Swan Lake purports to be a love story, but I’ve never been able to think of it that way. Tchaikovsky’s grieving Act 2 pas de deux music (a slaying melody you’ll be humming for days after leaving the theatre) sounds less like romance than a long, mournful lament, and I think this tone points to the heart of the whole work. Swan Lake is really Odette’s (the white swan’s) story; it’s her sorrow at unattainable purity, her jeremiad against the injustice of her fate.
While there are sorcerers and curses at play in the plot, there’s something potentially very modern about Swan Lake, and James Kudelka’s 1999 adaptation, which the National Ballet is currently presenting, sets us up to ask the crucial questions: Is this a ballet about women or birds? Is it about creaturely beauty or the violence of idealized forms? Is it about a moronic guy who unwittingly betrays his lover because he mixes her up with another woman, or is it about the original woman’s repression of her darker, less “pure” self?
Swan Lake sits at the zenith of a century populated by winged, nymph-like heroines, and their unearthliness – the tension between the woman and the creature – was key to the evolution of classical technique. The swans feel like a kind of cumulative end point to the Romantic era’s sylphs and willis. Their white, feathery tutus have become an enduring emblem of classicism and, maybe because of that, ballet is associated with the preternatural. It doesn’t always seem comprised of human beings.
For a 21st-century audience, there’s something unavoidably meta in all this. Odette and her corps might be trapped as birds on one level; on another, they’re trapped along this trajectory of impossible, feminine ideals. Kudelka’s swans seem to know this and resist it; being the stuff of princely fantasy ruffles their feathers and gets under their skin.
One of Kudelka’s most notable revisions are his swans’ arms, which are significantly more sinewy and aggressive than the soft, fluttering norm you see in other productions. These aren’t birds you’d want to get close to and feed, and the sense of their anger – that they’ve been forced into roles against their will – is foreshadowed by another Kudelka addition: the rape of the Wench at the end of Act 1. I’ll get back to this depiction of rape, because it’s a problematic one that feels irresponsibly under-contextualized. But it introduces the theme of a violent coercion that’s reprised by the intractable swans.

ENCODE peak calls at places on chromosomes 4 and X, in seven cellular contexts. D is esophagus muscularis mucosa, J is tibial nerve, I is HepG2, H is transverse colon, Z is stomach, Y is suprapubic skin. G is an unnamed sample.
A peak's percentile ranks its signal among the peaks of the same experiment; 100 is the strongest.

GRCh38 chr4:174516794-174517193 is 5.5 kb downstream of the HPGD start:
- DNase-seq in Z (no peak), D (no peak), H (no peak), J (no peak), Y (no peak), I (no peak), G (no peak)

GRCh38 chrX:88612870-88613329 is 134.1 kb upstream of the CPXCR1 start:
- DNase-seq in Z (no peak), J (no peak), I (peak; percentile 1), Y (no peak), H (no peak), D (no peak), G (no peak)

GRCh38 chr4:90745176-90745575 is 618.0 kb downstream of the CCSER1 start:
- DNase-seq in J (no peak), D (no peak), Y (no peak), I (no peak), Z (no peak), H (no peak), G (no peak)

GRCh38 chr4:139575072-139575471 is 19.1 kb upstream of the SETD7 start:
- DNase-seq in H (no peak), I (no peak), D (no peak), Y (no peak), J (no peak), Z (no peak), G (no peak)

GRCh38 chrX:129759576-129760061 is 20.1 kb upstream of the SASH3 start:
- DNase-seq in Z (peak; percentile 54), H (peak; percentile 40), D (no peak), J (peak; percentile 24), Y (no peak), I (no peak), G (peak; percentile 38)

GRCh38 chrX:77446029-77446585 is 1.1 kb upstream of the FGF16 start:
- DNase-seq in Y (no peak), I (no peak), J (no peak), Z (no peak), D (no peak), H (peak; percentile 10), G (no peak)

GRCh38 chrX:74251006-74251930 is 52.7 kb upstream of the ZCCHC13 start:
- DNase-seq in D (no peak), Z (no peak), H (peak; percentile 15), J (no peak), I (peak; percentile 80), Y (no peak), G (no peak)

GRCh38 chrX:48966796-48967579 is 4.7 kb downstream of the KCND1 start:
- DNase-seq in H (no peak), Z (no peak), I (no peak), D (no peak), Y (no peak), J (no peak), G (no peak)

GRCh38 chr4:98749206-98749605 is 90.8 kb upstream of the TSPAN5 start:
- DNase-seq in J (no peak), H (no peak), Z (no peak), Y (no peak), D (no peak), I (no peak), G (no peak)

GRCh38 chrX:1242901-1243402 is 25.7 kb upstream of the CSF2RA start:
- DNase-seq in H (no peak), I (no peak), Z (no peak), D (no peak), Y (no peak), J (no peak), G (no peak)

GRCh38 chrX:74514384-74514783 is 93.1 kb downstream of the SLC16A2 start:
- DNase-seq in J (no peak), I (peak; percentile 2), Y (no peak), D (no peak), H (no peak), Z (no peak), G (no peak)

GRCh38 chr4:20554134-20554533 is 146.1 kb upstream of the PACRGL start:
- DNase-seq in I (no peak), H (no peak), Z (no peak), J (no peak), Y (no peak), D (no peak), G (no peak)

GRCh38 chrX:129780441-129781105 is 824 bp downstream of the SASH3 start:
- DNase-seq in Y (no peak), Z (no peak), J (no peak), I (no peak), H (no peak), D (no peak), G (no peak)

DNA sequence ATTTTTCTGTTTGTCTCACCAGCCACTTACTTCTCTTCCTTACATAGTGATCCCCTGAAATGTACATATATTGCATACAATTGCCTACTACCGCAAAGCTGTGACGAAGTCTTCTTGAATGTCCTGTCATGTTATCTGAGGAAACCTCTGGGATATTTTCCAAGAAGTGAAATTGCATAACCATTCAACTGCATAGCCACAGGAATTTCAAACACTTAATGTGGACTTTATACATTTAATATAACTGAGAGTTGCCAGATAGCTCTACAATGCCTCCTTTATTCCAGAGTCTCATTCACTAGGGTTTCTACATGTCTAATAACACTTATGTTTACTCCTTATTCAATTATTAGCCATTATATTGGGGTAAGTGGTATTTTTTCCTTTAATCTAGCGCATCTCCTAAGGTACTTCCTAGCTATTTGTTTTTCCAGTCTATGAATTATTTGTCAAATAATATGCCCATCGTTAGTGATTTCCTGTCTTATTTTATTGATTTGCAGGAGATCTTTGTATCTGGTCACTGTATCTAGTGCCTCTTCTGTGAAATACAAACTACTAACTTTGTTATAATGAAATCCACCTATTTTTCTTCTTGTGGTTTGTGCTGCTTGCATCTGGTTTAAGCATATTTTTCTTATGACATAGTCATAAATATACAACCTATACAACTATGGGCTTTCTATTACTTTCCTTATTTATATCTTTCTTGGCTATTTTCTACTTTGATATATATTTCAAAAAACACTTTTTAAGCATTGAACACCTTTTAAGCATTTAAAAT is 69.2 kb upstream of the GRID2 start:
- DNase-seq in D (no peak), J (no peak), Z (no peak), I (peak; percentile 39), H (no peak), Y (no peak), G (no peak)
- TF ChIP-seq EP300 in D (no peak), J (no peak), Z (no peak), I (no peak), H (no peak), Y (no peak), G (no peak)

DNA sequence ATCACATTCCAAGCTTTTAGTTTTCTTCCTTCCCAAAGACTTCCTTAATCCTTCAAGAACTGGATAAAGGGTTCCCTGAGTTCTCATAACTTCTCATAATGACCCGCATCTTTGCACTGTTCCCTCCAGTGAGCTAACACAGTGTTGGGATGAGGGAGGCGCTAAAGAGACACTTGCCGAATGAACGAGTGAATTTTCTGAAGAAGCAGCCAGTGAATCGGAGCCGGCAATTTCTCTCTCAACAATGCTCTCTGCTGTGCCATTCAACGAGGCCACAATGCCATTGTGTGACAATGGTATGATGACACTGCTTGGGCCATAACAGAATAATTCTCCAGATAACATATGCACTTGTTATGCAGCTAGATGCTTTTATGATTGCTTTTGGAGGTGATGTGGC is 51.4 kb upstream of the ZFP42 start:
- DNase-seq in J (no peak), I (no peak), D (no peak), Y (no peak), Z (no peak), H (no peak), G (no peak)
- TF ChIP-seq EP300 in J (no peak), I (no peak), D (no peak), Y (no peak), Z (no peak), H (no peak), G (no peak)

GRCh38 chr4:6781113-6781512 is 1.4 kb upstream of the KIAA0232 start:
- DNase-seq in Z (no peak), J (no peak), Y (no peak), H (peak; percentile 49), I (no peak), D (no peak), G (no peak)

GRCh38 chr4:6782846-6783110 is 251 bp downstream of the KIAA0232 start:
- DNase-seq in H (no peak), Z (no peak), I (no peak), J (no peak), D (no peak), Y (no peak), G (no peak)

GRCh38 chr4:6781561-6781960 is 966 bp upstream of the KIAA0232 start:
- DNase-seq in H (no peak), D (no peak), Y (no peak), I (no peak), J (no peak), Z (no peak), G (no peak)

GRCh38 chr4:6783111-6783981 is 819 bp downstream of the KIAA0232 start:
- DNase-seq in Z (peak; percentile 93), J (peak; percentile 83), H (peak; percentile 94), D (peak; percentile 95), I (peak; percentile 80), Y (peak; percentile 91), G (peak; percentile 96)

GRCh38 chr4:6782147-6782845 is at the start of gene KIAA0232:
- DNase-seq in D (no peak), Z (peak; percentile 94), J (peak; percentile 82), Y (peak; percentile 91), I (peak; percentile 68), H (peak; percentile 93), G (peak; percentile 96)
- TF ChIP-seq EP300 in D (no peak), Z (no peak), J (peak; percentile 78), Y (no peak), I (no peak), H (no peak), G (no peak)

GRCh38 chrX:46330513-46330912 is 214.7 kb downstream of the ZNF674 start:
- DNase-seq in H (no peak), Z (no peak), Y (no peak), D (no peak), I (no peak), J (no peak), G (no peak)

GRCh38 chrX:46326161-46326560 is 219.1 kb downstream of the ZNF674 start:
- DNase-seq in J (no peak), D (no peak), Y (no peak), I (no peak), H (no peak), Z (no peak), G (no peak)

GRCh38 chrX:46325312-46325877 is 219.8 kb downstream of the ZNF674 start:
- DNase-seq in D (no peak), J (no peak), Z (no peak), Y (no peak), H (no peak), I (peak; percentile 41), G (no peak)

There might not be a more coveted role in the classical canon than the alter ego of Odette/Odile and, when it’s danced well, the part is a sublime distillation of ballet’s terrific beauty. The National has given two second soloists, Emma Hawes and Hannah Fischer, both 23, a chance at the turbulent role. For a young dancer, the challenge is not just a matter of the part’s supreme technical difficulty – the black swan famously has 32 fouette turns in Act 3 – but of finding emotional depth in what might otherwise be a bit of a virgin/whore binary. Moreover, a truly great artist will make the choreography seem like an act of her own invention, rather than an interpretation of someone else’s steps.